PHILIPPINES is expecting a boost to its military arsenal thanks to China and Russia, according to President Rodrigo Duterte, in yet another sign the Southeast Asian nation may be charting a course away from the United States.
The Filipino leader told members of the Philippine Air Force at the Villamor Air Base in Pasay City yesterday of possible deals with the two nations, saying these were “in the pipeline” and that “offers are coming in”, an ABS-CBN report said.
The president did not, however, discuss details of the so-called deals.
“China said they are worried about me. So they offered to give airplanes,” he was quoted saying.
Duterte added that China’s offer may be because Beijing is “also thinking about the other guy”, referring to the U.S.
But the president later clarified that the Philippines was not cutting military ties with the U.S., with which it has shared a defence treaty since 1951.
“Who am I to [do away with] a treaty,” he said.
But Duterte added that the Philippines will stay “independent” and according to South China Morning Post, confirmed that two countries, which he did not at first identify, have agreed to give the country a 25-year soft loan to buy military equipment.
The report said he later confirmed that Defence Secretary Delfin Lorenzana and “technical people” in the armed forces would pay visits to China and Russia “and see what’s best”.
“If we want to buy from one source, if it’s free, why won’t we take it? Thanks. Here, mayor, we will give you an airplane. I will give that to the Air Force, you should use that,” he was quoted saying in ABS-CBN.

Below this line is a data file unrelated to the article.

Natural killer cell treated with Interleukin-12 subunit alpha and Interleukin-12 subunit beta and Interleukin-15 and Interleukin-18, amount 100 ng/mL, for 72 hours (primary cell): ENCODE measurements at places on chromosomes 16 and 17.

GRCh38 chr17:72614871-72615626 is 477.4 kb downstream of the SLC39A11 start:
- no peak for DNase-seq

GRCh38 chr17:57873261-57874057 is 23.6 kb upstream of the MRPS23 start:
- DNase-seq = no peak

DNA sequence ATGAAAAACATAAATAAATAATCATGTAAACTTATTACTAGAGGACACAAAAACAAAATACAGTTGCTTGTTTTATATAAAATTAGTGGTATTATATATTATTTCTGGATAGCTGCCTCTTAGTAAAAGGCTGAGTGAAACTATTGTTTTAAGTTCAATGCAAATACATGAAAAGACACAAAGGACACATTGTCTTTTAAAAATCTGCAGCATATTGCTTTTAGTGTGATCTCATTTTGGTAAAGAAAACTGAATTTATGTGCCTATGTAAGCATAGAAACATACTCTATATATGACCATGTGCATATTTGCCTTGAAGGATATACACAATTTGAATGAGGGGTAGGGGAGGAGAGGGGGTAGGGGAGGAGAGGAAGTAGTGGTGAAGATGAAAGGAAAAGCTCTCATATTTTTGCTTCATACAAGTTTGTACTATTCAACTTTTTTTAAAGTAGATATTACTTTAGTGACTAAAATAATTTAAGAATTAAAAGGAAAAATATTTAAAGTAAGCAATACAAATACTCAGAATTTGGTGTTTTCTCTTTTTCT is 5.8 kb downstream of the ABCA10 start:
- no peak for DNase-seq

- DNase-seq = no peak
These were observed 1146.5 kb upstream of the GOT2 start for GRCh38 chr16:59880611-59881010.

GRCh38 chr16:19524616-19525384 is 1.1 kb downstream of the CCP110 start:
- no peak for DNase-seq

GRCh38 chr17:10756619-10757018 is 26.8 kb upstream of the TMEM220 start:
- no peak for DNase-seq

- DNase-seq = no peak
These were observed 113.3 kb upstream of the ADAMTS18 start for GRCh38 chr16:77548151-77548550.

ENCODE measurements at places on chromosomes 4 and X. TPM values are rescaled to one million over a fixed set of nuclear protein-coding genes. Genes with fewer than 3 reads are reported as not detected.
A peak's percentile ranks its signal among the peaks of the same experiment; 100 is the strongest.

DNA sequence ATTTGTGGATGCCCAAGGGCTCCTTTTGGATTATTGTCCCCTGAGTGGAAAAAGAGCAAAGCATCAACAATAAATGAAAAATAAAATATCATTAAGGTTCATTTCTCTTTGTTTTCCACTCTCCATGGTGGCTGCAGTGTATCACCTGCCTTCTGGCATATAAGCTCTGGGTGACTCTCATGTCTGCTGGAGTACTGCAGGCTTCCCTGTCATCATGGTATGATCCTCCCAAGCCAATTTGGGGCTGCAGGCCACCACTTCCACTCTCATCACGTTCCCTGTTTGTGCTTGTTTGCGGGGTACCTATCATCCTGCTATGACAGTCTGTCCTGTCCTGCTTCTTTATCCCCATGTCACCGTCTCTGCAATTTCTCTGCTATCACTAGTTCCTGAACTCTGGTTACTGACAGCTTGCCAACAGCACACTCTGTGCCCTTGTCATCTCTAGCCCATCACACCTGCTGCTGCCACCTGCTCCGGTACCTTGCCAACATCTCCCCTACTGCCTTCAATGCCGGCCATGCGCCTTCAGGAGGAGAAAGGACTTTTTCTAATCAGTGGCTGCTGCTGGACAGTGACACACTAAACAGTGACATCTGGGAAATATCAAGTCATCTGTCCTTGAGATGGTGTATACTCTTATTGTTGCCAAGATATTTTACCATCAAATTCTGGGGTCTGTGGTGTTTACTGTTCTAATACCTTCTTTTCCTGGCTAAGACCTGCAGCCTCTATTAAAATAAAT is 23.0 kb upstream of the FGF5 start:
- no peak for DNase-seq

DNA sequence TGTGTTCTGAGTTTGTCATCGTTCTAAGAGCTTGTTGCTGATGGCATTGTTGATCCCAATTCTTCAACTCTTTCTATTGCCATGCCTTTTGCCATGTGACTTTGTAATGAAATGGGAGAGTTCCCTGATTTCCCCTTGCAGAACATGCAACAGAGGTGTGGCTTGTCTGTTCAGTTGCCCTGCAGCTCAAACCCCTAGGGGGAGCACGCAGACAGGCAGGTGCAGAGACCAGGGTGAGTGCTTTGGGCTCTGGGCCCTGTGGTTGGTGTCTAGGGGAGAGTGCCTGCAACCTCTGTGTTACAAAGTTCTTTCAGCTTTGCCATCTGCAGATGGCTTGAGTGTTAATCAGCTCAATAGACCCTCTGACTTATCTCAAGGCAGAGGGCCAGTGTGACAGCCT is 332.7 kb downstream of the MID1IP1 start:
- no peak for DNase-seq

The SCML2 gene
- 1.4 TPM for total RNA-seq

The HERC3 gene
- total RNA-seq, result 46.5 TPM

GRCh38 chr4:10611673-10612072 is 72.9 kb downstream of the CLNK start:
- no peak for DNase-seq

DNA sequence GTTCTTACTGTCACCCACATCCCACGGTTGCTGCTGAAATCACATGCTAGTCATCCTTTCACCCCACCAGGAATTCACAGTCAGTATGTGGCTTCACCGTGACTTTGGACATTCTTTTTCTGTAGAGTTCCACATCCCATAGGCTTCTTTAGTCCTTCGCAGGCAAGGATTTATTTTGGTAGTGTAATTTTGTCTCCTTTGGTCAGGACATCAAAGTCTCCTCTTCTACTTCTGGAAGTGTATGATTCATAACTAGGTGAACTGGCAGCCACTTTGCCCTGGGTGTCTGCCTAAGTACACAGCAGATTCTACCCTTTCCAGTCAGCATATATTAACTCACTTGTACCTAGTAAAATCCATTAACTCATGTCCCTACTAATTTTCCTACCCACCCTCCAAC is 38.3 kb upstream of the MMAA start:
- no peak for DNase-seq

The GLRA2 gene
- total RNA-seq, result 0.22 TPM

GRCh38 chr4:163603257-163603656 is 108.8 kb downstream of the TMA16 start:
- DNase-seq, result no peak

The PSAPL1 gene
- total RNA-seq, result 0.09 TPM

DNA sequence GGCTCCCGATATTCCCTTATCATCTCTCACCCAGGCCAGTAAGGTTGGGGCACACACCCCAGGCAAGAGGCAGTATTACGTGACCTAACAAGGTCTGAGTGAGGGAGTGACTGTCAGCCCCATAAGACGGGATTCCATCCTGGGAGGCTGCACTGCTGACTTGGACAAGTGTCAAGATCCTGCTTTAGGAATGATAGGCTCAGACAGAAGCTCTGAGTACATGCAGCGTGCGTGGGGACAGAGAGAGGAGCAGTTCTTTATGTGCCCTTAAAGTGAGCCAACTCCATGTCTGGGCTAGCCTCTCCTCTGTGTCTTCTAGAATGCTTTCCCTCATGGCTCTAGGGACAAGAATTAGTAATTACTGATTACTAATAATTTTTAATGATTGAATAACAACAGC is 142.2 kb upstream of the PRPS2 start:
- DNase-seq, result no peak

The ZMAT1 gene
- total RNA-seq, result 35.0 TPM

Citing information from the Stockholm International Peace Research Institute, SCMP wrote that since 1950, the U.S. has accounted for some 75 percent of the Philippines’ arms import. Russia and China, however, have not supplied the country any weapons during that period.
But arguing his case yesterday, Duterte reportedly said the Philippines needs propeller-driven planes to use against insurgents and terrorists in Mindanao.
He said he wanted to purchase weapons “where they are cheap and where there are no strings attached and it is transparent”.
“I don’t need jets, F-16 – that’s of no use to us. We don’t intend to fight any country,” he was quoted saying in SCMP.
Duterte last week caused a stir at the Asean Summit in Laos when he lashed out at U.S. President Barack Obama ahead of the two leaders’ maiden meeting, calling the latter a “son of a bitch”.
The tough-talking Filipino president later backtracked on his words and expressed regret but then again at a meeting attended by Obama, he launched into a tirade against former colonizers of the Philippines.
On Monday, he ordered all U.S. special forces currently in the Philippines to leave, although the Americans later said they were not informed of this.
Since taking office in June, Duterte has been openly critical of the U.S., putting a strain to ties between the two military allies, at a time when tensions have heightened over China’s claim over most of the waters in the South China Sea.
The president’s recent actions appear to suggest that he is looking to cosy up to China, and move further away from the U.S.
Yesterday, Duterte also said the Philippines would not participate in joint patrols with the U.S. in the South China Sea, saying he did not want to be involved in a “hostile act”, SCMP reported.
“I just want to patrol our territorial waters.”